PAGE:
Graham Kilmer
MKE County

Parks Updating Countywide Trail Plan

Planning process seeks citizen input on future of Milwaukee trail system.

By - May 18th, 2024 06:55 pm

Oak Leaf Trail sign on Menomonee River Parkway. Photo by Graham Kilmer.

Milwaukee County Parks will update its countywide trails plan this year.

The plan serves as the long-term guiding document for trail projects in the parks system, and the planning process offers county residents a unique opportunity to influence the future of public trails in the area.

The last time the trails plan was updated was 2007. Guy Smith, director of Milwaukee County Parks, was the department’s first-ever trails coordinator and worked on the plan nearly two decades ago. At the time, the county’s Oak Leaf Trail network included 108 miles of trail. Today, it’s more than 135.

In the intervening years, much has occurred. The department has completed a number of projects included in the 2007 plan; municipalities around the county have begun developing their own bicycle and pedestrian trails, at times connecting them to the county’s Oak Leaf Trail network; flood plains have shifted; and municipalities, like the city of Milwaukee, have increasingly developed protected bike lanes on roadways.

“There’s just so much happening,” said Jeremy Lucas, Parks director of administration and planning.

In 2022, the state awarded Parks a $128,000 grant to update its trail plan. The department began looking for a contractor to assist with the undertaking, involving public outreach and data collection.

The planning process will allow the county to take a “huge, comprehensive look” at the current state of bicycle and pedestrian trails in the county, Lucas said. “Where the trails are, and where the gaps are, where we need to expand, where there’s missing connections.”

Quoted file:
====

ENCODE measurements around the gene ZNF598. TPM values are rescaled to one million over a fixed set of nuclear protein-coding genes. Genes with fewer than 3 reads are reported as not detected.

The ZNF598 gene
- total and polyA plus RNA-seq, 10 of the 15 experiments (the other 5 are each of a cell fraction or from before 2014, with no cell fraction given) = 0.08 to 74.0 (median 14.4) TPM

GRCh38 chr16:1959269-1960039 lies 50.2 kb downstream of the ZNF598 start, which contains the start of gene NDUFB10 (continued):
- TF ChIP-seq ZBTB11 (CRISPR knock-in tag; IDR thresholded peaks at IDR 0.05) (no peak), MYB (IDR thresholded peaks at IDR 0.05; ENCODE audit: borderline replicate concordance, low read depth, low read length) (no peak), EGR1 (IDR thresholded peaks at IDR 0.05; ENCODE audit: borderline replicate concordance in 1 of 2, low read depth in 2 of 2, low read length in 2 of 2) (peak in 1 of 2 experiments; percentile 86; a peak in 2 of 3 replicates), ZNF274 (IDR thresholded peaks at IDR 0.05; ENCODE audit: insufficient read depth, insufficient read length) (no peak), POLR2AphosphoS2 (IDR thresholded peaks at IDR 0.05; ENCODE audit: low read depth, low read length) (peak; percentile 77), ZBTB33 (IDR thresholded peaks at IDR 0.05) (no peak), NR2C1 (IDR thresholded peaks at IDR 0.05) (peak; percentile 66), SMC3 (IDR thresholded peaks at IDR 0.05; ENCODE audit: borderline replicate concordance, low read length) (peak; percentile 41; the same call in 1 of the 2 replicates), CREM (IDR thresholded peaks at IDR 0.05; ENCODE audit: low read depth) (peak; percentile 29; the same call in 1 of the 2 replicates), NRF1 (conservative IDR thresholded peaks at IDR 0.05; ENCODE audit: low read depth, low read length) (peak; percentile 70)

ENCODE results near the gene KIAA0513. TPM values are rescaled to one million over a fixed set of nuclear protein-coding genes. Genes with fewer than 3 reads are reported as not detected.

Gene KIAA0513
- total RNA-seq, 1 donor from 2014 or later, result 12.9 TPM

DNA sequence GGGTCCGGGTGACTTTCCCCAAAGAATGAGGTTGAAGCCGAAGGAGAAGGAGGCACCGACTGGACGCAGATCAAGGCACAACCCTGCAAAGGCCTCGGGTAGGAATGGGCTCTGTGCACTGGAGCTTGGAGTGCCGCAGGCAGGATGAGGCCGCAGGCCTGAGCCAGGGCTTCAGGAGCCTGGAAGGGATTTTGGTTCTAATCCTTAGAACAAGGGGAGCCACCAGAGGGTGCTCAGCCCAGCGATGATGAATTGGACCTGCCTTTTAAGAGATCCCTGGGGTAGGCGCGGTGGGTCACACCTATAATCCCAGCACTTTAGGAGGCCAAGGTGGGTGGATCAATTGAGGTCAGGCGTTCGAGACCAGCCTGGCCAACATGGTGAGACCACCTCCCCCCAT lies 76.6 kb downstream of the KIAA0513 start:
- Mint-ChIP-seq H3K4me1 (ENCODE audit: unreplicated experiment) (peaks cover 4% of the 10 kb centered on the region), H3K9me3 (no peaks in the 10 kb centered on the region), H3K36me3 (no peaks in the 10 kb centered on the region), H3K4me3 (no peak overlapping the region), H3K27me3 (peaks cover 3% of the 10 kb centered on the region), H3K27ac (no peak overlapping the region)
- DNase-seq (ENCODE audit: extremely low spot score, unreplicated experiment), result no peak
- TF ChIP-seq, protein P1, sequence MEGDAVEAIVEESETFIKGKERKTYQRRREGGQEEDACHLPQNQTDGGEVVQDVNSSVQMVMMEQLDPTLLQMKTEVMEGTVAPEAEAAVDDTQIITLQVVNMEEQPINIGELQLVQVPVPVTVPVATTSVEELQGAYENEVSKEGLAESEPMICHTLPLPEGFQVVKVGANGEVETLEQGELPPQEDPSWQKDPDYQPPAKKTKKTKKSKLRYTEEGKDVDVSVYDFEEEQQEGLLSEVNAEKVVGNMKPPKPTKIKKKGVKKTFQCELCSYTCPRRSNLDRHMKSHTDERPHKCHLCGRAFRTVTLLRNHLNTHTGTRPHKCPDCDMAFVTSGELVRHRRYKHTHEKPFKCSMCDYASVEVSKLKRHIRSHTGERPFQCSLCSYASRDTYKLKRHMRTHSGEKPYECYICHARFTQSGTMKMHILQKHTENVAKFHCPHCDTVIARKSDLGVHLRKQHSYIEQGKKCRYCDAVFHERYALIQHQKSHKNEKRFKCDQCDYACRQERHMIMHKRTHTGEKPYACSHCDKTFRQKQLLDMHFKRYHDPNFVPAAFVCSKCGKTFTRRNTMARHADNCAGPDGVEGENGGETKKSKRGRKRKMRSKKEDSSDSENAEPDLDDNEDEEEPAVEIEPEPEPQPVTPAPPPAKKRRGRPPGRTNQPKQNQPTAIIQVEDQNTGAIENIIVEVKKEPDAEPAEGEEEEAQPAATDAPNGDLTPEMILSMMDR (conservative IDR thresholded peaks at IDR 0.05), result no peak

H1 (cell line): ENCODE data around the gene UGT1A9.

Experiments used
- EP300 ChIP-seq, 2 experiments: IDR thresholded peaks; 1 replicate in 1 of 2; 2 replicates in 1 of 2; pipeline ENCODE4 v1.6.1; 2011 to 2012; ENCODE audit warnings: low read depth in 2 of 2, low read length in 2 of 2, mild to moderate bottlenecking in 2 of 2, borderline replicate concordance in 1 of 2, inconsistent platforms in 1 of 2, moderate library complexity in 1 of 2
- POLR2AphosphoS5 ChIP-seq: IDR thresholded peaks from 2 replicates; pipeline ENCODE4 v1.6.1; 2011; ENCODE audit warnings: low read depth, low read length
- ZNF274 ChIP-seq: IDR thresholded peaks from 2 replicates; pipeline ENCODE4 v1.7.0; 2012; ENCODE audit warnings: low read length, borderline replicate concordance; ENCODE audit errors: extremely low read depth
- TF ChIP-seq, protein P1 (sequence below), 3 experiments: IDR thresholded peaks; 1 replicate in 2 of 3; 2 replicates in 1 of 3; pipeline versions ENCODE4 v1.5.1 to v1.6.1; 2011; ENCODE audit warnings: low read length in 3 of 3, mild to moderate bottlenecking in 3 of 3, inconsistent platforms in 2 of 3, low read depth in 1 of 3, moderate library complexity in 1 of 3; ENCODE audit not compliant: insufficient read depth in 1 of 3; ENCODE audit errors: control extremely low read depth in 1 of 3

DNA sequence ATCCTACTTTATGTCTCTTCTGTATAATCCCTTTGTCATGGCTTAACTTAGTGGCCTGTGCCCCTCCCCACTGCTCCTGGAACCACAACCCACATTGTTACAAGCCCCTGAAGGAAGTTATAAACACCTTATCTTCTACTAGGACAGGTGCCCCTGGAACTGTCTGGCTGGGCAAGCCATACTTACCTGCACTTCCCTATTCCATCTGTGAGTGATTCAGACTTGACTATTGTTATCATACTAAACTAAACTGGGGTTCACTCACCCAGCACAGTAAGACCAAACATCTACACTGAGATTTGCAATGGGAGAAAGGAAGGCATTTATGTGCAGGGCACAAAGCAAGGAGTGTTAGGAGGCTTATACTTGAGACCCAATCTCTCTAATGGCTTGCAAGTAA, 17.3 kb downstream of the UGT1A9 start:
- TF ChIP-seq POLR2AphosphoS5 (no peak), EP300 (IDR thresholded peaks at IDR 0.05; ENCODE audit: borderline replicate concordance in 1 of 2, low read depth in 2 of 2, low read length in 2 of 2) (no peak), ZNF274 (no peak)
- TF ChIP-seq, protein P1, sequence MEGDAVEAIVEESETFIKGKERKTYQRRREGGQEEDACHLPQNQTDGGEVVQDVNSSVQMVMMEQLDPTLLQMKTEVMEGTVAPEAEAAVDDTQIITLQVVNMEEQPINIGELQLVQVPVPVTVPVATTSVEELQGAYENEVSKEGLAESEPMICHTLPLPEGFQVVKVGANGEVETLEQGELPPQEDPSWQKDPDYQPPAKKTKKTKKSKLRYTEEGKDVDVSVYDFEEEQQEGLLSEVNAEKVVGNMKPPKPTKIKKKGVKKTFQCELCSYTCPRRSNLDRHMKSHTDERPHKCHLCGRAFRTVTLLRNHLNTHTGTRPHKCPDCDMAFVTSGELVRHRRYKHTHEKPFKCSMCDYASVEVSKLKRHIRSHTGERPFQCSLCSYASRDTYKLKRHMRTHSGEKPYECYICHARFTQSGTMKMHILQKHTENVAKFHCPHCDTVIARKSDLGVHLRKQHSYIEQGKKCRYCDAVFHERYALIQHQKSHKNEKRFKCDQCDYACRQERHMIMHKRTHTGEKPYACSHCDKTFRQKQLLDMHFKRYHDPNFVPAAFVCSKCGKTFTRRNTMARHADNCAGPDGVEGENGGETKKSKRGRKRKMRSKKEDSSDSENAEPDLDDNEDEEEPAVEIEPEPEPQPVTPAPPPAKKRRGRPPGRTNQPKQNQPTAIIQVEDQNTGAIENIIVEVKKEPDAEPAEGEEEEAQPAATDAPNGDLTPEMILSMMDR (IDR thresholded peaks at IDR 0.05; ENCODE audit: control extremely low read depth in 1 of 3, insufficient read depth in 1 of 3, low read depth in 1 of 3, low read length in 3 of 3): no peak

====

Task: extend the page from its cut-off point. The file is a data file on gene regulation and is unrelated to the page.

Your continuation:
In 2023, the department finished a trail plan for the northwest side of the county, which, compared to other parts of the county, has long been a bicycle and pedestrian trail desert. The project incorporated the county’s goals for racial equity into the trail planning process. The area is predominantly home to Black county residents. Countywide, only 30% of Black residents have direct access to a trail, according to parks.

The plan update will include a racial equity analysis and incorporate the Northwest Side Trail Connectivity Plan, according to a document for potential trail plan consultants.

“Through a community-focused planning process, the County desires to develop a list of prioritized projects and recommendations that will improve the trail network, address equity concerns, improve bike and pedestrian safety, and impact the most people,” according to the document.

The process will include in-person and virtual public input meetings, as well as input from local governments, nonprofits, businesses and other stakeholders. The public input for the northwest side plan was “very robust,” Lucas said, and the department hopes to use that process as a model for the larger countywide plan.

Since 2007, the department has created eight of the 19 multi-use trails proposed in the plan. That includes an extension of the Hank Aaron State Trail and a new trail through Kohl Park being built this year.

“It‘s a pretty big deal to be able to get those funded in an environment where that funding is so hard to come by on the county level,” Lucas said, adding that grant funding has been critical to the department’s trail efforts.

The county parks system has a backlog of maintenance and infrastructure projects with an estimated cost of about $500 million. The amount of funding the county borrows every year for infrastructure projects is roughly equivalent to what the parks system alone would need to begin addressing its backlog.

The public input process for the plan could begin this summer, and the plan finalized by early 2026, Lucas said, which would provide time to consider some of the projects the plan yields for potential funding from the 2027 budget.

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